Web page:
Tags: Feldstein | France | Britain

Martin Feldstein: France Wrong for Cutting Down Britain

Thursday, 29 Dec 2011 07:53 AM

The French government is wrong to cut down Britain and should take a look at its own finances before throwing stones, says Martin Feldstein, chairman of the Council of Economic Advisers under President Ronald Reagan.

France is facing potential downgrades, and French Central Bank Chief Christian Noyer has said ratings agencies should downgrade Britain first because the U.K. government carries higher debts and wider deficits.

Such statements are rife with faulty logic.
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"French officials apparently don’t recognize the importance of the fact that Britain is outside the eurozone, and therefore has its own currency, which means that there is no risk that Britain will default on its debt," Feldstein writes in a Project Syndicate column.

"When interest and principal on British government debt come due, the British government can always create additional pounds to meet those obligations. By contrast, the French government and the French central bank cannot create euros."

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Martin Feldtsein
(Getty Images photo)
Furthermore, Feldstein points out, Britain can weaken the pound against the dollar to reduce its current-account deficits, which the French cannot do.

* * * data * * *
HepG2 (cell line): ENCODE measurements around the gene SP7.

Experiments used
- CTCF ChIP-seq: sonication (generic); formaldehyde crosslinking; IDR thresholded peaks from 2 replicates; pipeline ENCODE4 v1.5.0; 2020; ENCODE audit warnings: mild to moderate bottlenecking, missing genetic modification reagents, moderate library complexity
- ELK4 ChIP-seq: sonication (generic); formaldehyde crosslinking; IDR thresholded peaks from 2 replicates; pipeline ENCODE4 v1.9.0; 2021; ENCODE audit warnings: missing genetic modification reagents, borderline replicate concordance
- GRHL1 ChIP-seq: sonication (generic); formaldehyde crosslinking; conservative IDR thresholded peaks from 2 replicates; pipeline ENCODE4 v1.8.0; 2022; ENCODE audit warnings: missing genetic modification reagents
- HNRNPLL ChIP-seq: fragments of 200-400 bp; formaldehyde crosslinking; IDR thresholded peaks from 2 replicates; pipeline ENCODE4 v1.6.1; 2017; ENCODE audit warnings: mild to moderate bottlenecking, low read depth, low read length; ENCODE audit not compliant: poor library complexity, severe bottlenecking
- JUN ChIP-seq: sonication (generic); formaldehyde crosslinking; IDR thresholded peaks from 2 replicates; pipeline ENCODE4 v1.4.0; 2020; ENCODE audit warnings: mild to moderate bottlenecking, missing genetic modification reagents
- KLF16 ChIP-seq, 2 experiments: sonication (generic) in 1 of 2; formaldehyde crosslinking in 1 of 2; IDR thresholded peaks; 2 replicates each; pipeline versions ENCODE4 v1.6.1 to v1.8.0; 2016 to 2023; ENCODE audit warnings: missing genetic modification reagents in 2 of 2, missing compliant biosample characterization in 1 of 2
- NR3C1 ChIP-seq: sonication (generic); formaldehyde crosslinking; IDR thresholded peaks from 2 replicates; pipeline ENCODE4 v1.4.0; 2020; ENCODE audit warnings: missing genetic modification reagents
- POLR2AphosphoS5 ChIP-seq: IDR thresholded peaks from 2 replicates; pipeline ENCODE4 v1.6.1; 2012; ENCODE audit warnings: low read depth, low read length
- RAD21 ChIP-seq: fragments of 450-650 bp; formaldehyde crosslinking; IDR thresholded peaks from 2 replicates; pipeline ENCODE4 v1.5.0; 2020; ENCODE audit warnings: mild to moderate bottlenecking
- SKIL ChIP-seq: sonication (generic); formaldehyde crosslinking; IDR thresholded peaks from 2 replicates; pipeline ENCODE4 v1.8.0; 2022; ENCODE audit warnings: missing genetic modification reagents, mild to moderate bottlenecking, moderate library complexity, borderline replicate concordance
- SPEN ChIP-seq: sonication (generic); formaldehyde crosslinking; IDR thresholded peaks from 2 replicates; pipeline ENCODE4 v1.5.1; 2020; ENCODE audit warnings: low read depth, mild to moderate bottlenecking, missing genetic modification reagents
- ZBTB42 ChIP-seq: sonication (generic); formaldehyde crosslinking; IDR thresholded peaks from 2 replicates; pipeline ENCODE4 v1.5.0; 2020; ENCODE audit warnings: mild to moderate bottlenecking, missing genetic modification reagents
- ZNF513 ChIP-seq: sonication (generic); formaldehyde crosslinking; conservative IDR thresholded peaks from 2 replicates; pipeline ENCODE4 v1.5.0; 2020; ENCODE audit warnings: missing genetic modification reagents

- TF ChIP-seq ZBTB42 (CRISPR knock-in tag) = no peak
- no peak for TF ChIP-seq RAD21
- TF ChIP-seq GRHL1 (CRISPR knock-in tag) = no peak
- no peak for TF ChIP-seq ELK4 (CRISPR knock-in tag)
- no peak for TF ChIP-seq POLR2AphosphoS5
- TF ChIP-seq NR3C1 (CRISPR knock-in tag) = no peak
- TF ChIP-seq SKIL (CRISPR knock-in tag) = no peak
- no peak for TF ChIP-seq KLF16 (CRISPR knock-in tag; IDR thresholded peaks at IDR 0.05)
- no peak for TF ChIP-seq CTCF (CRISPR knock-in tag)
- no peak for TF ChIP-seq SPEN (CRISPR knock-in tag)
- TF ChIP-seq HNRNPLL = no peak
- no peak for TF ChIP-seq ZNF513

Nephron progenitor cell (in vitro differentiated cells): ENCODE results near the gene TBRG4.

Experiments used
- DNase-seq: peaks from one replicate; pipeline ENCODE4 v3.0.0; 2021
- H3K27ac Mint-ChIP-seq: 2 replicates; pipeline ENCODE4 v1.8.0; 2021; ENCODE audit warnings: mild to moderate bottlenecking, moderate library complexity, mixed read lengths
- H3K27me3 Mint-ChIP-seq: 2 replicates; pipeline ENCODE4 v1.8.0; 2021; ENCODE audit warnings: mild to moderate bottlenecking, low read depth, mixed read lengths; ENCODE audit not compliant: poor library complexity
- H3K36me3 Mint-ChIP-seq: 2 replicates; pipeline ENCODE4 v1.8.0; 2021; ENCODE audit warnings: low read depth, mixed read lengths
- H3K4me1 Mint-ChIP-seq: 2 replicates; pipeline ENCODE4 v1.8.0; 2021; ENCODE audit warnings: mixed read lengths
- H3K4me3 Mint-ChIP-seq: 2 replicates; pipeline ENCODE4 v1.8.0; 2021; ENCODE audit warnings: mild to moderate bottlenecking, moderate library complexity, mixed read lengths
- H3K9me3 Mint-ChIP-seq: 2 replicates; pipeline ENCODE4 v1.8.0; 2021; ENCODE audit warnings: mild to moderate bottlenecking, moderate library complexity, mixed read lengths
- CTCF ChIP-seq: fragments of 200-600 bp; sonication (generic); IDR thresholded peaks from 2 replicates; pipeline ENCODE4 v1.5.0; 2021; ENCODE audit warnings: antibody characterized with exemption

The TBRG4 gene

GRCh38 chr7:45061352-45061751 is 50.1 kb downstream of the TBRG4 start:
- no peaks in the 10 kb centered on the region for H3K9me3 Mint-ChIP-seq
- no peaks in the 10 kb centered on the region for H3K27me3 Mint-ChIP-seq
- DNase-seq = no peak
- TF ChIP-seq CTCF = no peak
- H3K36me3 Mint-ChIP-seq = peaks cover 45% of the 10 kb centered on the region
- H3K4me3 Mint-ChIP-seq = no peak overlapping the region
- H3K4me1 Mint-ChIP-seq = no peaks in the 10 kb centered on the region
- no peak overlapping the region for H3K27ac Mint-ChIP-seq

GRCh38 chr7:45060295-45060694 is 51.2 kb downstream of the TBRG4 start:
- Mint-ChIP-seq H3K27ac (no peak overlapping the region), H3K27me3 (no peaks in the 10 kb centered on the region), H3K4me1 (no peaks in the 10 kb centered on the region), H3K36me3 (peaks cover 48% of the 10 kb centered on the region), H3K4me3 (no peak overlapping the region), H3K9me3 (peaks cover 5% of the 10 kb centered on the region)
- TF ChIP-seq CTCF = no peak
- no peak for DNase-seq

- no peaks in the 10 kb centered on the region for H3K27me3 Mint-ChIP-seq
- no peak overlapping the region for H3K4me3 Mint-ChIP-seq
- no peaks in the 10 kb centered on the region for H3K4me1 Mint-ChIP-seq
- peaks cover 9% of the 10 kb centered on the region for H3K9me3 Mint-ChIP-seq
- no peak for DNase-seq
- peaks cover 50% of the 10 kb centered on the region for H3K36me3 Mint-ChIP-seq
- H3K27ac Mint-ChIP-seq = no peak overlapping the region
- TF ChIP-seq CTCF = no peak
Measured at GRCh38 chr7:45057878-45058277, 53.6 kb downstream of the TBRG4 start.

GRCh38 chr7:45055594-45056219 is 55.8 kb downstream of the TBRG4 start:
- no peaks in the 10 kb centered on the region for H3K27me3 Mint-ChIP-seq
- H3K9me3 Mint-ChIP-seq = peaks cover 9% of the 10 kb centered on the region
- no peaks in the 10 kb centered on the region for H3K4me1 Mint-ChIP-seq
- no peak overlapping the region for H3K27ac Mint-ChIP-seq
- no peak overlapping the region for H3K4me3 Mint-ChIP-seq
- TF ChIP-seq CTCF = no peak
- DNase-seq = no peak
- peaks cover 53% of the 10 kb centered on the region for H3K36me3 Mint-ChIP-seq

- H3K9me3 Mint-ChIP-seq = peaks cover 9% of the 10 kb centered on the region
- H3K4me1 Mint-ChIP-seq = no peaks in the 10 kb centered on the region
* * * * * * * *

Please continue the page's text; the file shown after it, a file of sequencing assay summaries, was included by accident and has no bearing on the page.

"Indeed, that is precisely what Britain has been doing with its monetary policy: bringing the sterling-euro and sterling-dollar exchange rates down to more competitive levels."

The time for casting blame is over and the time to move ahead with fiscal reform is now, even if such changes are politically unpopular.

"Looking ahead, stopping the eurozone financial crisis does not require political union or a commitment of German financial support," Feldstein writes.

"It depends on individual eurozone countries – especially Italy, Spain, and France – making the changes in their domestic spending and taxation that will convince global financial investors that they are moving toward budget surpluses and putting their debt-to-GDP ratios on a downward path."

France, meanwhile, is the world's "most pessimistic" country in terms of economic outlook, with the lowest score in more than 30 years, according to a Gallup survey, Reuters reports.

The survey of 51 countries shows that France beats second-placed Ireland and third-placed Austria to take the top spot as the most pessimistic country in the world, economically-speaking.

"Even in 1978, after the second oil crisis that called into question an entire economic system, the French have never shown themselves as pessimistic as today," Gallup reports, Reuters adds.

"Europe leads in despair, followed by North America," Gallup adds.
"The rest of the world, lead by Africa, remains mostly optimistic."

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The French government is wrong to cut down Britain and should take a look at its own finances before throwing stones, says Martin Feldstein, chairman of the Council of Economic Advisers under President Ronald Reagan. France is facing potential downgrades, and French...
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Thursday, 29 Dec 2011 07:53 AM
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